It was a bumpy and often painful road that brought Erica Mather to yoga. Mainly interested in the liberating aspects of the practice, she discovered Forrest Yoga, a system and practice developed by Ana Forrest that isn’t frequently taught in NYC. She is one of the senior teachers, called a “Guardian,” and has been entrusted with passing forward the Forrest Yoga lineage. Erica and I had a lively conversation recently in which she reflected on what it means to be a teacher, how music has influenced her, and how pain still informs her teaching and her
Kathleen Kraft: You describe yourself as a lifelong teacher. Tell us more about that and what the term means to you.
Erica Mather: I started teaching when I was seventeen – I was a tutor in high school - and have been teaching ever since. I believe everyone is born with a life task. I’m a natural teacher… I’ve been teaching myself for a very long time – I’m an autodidact. As a child I was diagnosed with a learning disability, and have always been interested in why certain teaching mechanisms work for some and not for others.
KK:How did you first come to yoga?
EM: At 26, I was diagnosed with adult-onset migraines. I’d been an athlete all my life, but had used athletics as a way to punish my body. A healer was recommended to me, and when I went to see him he told me I was really fucked up, and that I needed to swim, lift weights and do yoga. I wasn’t interested in the first two because of punishing experiences with them in the past, so I decided to give yoga a try. I went back home to Madison, Wisconsin and tried several classes – Bikram, Ashtanga, Vinyasa and Forrest, and Forrest was the one that spoke to me.
KK:Tell us about that.
EM: The teacher was a very laid-back hippie chick Rachel Kaplan who now lives in Oakland and is a psychotherapist. She was young, unintimidating, and cool. She was unassuming and focused on feeling, which is what Forrest is all about. Learning to deal with one’s body without expected outcomes.
KK: You’ve written about body image and you work with people who struggle with body image negativity. Why is this important to you?
EM: Women are the front-line victims in our culture in terms of body image. The topic has always been on my mind… My personal history of injury and feeling fat growing up, being teased for having big breasts because I went through puberty early. My coaching program Adore Your Body addresses the societal standards that are the ever-tightening noose around the neck of yoga that even teachers fall victim to. A student in my class recently thanked me for offering a modification for large-breasted women in the room, and told me later that a teacher in NYC told her to leave her big breasts at home next time! Yoga has given me tools to make peace with my body and I want to share that with others who are really suffering.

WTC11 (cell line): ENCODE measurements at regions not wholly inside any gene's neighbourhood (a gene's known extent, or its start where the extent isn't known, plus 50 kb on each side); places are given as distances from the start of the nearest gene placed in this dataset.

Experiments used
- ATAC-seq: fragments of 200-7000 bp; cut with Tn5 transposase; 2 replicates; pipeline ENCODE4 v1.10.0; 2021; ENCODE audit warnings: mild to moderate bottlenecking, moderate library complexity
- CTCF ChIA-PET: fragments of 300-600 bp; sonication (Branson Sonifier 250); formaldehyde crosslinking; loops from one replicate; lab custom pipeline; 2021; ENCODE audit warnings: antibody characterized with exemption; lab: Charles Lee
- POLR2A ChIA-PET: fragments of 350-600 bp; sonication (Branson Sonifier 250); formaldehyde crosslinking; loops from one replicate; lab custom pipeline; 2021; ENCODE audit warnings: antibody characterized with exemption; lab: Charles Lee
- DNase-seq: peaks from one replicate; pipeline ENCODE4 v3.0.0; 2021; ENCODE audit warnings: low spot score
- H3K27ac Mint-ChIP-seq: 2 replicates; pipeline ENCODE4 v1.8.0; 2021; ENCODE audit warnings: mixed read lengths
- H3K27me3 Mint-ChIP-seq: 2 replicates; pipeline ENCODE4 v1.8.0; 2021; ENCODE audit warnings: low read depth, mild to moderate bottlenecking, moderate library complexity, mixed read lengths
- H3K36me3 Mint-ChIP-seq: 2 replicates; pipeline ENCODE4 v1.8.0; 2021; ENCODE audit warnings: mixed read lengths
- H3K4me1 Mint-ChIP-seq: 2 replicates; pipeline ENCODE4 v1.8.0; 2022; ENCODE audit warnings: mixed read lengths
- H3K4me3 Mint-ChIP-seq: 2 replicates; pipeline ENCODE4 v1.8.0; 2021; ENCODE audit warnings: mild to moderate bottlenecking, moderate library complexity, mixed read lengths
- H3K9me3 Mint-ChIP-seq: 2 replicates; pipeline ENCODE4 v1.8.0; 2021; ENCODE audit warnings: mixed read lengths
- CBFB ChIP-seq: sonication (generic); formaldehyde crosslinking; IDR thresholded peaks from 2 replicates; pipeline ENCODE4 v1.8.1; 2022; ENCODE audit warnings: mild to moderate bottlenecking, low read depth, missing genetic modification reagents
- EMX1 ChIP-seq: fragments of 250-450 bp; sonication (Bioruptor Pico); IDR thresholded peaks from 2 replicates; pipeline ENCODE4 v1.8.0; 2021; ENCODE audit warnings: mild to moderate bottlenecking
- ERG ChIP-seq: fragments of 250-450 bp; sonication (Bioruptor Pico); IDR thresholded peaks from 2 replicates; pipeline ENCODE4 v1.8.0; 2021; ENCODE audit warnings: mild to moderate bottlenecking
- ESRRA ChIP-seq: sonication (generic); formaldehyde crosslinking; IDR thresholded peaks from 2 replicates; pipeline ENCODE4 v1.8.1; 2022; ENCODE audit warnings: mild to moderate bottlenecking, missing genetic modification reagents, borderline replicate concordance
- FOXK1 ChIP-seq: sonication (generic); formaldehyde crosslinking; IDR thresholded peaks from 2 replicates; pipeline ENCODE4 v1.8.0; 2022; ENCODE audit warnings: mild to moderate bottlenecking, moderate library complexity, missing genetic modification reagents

KK:You were a jazz pianist. How did the shift to yoga occur? Are there connections for you between jazz, making music and yoga? Do you still play?
EM: I’m a Scorpio which means I tend to be very focused on whatever I’m doing, so no, I don’t play much anymore. I started practicing yoga when I was playing and found it to be mind-expanding, and that it enhanced my creativity. The two complimented each other. After I moved to NYC, I realized that making a living a musician was not really possible, so after a cost benefit analysis I stopped. I was playing gigs and carting my piano around on subways… again, it was the injuries, past and present, and the migraines that led me to yoga.
EM: Well, I’m not reliably able to balance in the middle of the room, so it’s a goal that’s in process, which is interesting for me because it requires 1000% of my focus. It keeps me humble because I am a skilled person… so standing on my hands makes me have compassion for my own challenges. I sometimes feel fear and it always feels precarious, so I keep pushing on like we do in life.
Yoga has given me life skills to be a better person. It has taught me how to live better. Like not to gossip and to really think about what it really means not to cause harm. My parents didn’t teach me these things. I didn’t grow up with ethical inquiries.
KK:What are your favorite poses?
EM: Standing poses. I’ve had problems with my ankles so I tend to teach them a lot. And also because people spend so much time sitting. I have to check in with myself as a teacher, like I don’t teach arm balances because they’re easy for me, so I have to remind myself to teach them.
KK: Favorite poses to practice?
EM: My back is a mess so I like twists and hip openers. I gravitate towards those and forward bends more so than back bends.
KK:What would you be doing if you had unlimited time, money?
I think about the organization and proper disposal of trash. The issue ripples across our planet and has great impact on animals and human beings. Why are we throwing away so much… and so much food? I also think about going to Africa to work in an elephant rescue/rehabilitation, or, learning to be a ranger and protecting them in their preserves.
Erica Mather teaches regular classes at Pure Yoga. She has retreats and workshops coming up this month in NYC and at Kripalu in western Massachusetts.